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The Key to California's Coal Future

Fortnightly Magazine - April 2006

and the Legislature, emission reductions levels by 2020 would be 25 percent higher under a business-as-usual case—in stark contrast to a reduction implicit in the 2020 target. This gap, accounting for about 145 million tons of emission reductions, 2 constitutes a formidable challenge to California energy policymakers.

Four-fold Challenge

To meet this challenge, California is in the midst of developing a policy package based on four components: Aggressive energy efficiency programs, increased support for renewables, limited greenhouse-gas emissions from fossil electricity generation, and project-based emission reductions.

The most important and cost-effective emission reduction strategy is energy efficiency. Energy efficiency, a cornerstone of state energy policy, is not new to Californians. Electricity consumption per capita has remained relatively steady since the mid-1970s and currently is about 60 percent below national averages. 3 Additional policies are in place or under development that will bring multiple benefits: increasing security by decreasing reliance on foreign imported fossil fuels, saving billions of dollars in energy costs, and reducing millions of tons of carbon dioxide emissions.

The second strategy is establishing a very aggressive Renewable Portfolio Standard (RPS) that requires 20 percent of the power from regulated utilities to come from renewable sources by 2010, increasing to 33 percent by 2020.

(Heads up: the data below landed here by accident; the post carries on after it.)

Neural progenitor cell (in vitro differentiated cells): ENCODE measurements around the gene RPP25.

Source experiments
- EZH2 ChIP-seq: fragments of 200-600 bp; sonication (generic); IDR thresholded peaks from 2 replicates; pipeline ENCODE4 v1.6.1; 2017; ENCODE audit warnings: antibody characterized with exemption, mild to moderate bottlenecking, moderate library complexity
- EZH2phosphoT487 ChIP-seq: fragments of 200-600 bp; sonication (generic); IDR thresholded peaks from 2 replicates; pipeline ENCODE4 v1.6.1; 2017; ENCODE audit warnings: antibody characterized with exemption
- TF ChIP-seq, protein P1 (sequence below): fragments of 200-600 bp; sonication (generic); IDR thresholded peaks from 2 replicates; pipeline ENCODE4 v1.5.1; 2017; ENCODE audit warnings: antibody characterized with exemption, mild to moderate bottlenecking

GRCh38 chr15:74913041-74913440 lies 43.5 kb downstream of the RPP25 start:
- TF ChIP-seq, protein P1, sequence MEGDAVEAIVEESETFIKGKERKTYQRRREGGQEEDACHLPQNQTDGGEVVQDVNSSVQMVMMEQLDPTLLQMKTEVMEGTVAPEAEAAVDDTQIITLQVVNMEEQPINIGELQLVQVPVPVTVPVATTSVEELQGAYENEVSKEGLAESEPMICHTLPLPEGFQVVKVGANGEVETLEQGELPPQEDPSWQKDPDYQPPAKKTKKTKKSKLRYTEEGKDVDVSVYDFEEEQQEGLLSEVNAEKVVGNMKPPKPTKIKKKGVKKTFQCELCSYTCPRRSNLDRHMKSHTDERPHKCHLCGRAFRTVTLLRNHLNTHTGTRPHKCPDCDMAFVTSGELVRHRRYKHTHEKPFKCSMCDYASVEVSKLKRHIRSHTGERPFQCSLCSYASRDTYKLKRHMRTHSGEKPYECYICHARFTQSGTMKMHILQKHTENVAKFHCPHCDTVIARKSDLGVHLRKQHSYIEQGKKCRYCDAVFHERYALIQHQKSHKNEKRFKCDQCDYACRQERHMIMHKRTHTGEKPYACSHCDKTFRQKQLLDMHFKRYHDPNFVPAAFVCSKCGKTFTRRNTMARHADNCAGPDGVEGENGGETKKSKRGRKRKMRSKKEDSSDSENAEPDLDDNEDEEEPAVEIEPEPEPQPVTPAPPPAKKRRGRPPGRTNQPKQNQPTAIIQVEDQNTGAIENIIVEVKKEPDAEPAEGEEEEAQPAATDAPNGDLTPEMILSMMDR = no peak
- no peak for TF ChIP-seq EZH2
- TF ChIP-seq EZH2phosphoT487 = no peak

Not Enough

Unfortunately, efficiency and renewables alone will not allow California to meet either its growing electricity demand or its greenhouse-gas targets. According to a recent study by Environmental Defense, more than 14,000 MW of new coal-fired generating capacity is under development in some form in the major coal-producing states, in large part to meet growing demand in California and the Southwest. 4 The same study notes that even if California successfully implemented a 33 percent renewable portfolio standard—a very ambitious target—the state’s demand for coal-generated electricity will be much higher in 2025 than today. 5

The situation is similar for the United States as a whole. Based on the Energy Outlook 2005 conducted by the Energy Information Administration, coal remains the primary fuel for electricity generation for the next 20 years. It is estimated to cover about half of electricity needs in the United States, with natural gas accounting for another 24 percent. Of the projected increase in greenhouse-gas emissions from the electricity sector, 80 percent is expected to come from new coal-fired generation. 6

California has initiated policies designed to help stem this growth of new coal-based emissions. The California Energy Commission (CEC) recently proposed that a GHG emission performance standard for utility procurement be set equal to a new combined-cycle natural gas turbine. In addition, the CEC proposed in November that investor-owned electric utilities in the state be prohibited from entering long-term contracts for power from plants that create more carbon dioxide than natural gas-fired plants. 7

Switching to natural-gas firing can lead to significant emissions reduction. However, the underlying question is how much natural gas will be available at an acceptable cost. Volatile price changes in natural-gas prices compared with anticipated stable price developments for coal make coal an even more attractive energy source. Also, the United States has about 25 percent of